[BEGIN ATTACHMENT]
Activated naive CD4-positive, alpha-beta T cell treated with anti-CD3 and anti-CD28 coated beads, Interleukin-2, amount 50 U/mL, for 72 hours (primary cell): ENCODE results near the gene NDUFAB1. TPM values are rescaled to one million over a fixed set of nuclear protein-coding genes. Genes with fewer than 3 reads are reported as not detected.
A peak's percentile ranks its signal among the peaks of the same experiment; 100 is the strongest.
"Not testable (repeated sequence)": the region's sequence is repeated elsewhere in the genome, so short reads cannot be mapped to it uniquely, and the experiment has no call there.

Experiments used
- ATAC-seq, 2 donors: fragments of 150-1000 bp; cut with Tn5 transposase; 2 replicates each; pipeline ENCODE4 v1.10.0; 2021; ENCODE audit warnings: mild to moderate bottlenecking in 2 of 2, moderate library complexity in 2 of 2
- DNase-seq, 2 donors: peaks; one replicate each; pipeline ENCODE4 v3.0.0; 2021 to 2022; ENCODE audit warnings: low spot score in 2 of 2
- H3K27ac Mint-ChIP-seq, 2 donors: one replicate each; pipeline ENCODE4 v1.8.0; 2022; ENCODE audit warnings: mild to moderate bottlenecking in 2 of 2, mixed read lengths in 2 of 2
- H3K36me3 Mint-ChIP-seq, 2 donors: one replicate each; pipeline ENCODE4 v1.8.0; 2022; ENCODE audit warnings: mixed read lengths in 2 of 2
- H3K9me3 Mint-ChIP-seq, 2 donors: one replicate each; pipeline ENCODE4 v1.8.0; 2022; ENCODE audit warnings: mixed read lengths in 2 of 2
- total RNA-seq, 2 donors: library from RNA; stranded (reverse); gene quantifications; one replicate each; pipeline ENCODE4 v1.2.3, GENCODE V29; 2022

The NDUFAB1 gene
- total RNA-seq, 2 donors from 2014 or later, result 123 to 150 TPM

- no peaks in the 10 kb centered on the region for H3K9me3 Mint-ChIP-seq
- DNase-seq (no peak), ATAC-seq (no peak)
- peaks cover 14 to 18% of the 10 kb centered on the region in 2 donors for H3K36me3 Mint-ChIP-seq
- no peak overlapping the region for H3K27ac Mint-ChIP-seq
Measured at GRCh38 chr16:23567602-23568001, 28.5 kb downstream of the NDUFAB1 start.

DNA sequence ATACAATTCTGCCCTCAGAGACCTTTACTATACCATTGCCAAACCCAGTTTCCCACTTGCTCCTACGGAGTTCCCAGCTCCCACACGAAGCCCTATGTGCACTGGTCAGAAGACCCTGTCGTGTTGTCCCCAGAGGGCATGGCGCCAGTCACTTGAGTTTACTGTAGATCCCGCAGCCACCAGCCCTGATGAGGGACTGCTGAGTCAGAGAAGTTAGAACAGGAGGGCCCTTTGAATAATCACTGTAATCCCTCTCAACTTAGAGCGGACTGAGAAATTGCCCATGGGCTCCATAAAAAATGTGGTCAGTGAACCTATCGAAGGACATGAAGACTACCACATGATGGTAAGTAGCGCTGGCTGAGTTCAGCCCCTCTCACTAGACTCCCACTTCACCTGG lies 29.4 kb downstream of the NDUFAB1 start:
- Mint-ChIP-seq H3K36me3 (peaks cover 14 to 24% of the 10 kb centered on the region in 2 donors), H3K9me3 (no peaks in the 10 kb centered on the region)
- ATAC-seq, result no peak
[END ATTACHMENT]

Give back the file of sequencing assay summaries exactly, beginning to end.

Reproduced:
Activated naive CD4-positive, alpha-beta T cell treated with anti-CD3 and anti-CD28 coated beads, Interleukin-2, amount 50 U/mL, for 72 hours (primary cell): ENCODE results near the gene NDUFAB1. TPM values are rescaled to one million over a fixed set of nuclear protein-coding genes. Genes with fewer than 3 reads are reported as not detected.
A peak's percentile ranks its signal among the peaks of the same experiment; 100 is the strongest.
"Not testable (repeated sequence)": the region's sequence is repeated elsewhere in the genome, so short reads cannot be mapped to it uniquely, and the experiment has no call there.

Experiments used
- ATAC-seq, 2 donors: fragments of 150-1000 bp; cut with Tn5 transposase; 2 replicates each; pipeline ENCODE4 v1.10.0; 2021; ENCODE audit warnings: mild to moderate bottlenecking in 2 of 2, moderate library complexity in 2 of 2
- DNase-seq, 2 donors: peaks; one replicate each; pipeline ENCODE4 v3.0.0; 2021 to 2022; ENCODE audit warnings: low spot score in 2 of 2
- H3K27ac Mint-ChIP-seq, 2 donors: one replicate each; pipeline ENCODE4 v1.8.0; 2022; ENCODE audit warnings: mild to moderate bottlenecking in 2 of 2, mixed read lengths in 2 of 2
- H3K36me3 Mint-ChIP-seq, 2 donors: one replicate each; pipeline ENCODE4 v1.8.0; 2022; ENCODE audit warnings: mixed read lengths in 2 of 2
- H3K9me3 Mint-ChIP-seq, 2 donors: one replicate each; pipeline ENCODE4 v1.8.0; 2022; ENCODE audit warnings: mixed read lengths in 2 of 2
- total RNA-seq, 2 donors: library from RNA; stranded (reverse); gene quantifications; one replicate each; pipeline ENCODE4 v1.2.3, GENCODE V29; 2022

The NDUFAB1 gene
- total RNA-seq, 2 donors from 2014 or later, result 123 to 150 TPM

- no peaks in the 10 kb centered on the region for H3K9me3 Mint-ChIP-seq
- DNase-seq (no peak), ATAC-seq (no peak)
- peaks cover 14 to 18% of the 10 kb centered on the region in 2 donors for H3K36me3 Mint-ChIP-seq
- no peak overlapping the region for H3K27ac Mint-ChIP-seq
Measured at GRCh38 chr16:23567602-23568001, 28.5 kb downstream of the NDUFAB1 start.

DNA sequence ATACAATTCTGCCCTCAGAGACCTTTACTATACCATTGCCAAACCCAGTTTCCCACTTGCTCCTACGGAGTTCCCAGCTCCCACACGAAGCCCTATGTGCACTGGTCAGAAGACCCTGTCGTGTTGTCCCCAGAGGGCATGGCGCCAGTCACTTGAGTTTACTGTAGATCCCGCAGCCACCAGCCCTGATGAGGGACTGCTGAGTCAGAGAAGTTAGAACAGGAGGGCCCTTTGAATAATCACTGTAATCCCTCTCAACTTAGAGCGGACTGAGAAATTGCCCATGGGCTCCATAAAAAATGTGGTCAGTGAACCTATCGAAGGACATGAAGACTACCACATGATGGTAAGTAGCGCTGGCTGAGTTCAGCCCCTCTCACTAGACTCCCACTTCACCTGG lies 29.4 kb downstream of the NDUFAB1 start:
- Mint-ChIP-seq H3K36me3 (peaks cover 14 to 24% of the 10 kb centered on the region in 2 donors), H3K9me3 (no peaks in the 10 kb centered on the region)
- ATAC-seq, result no peak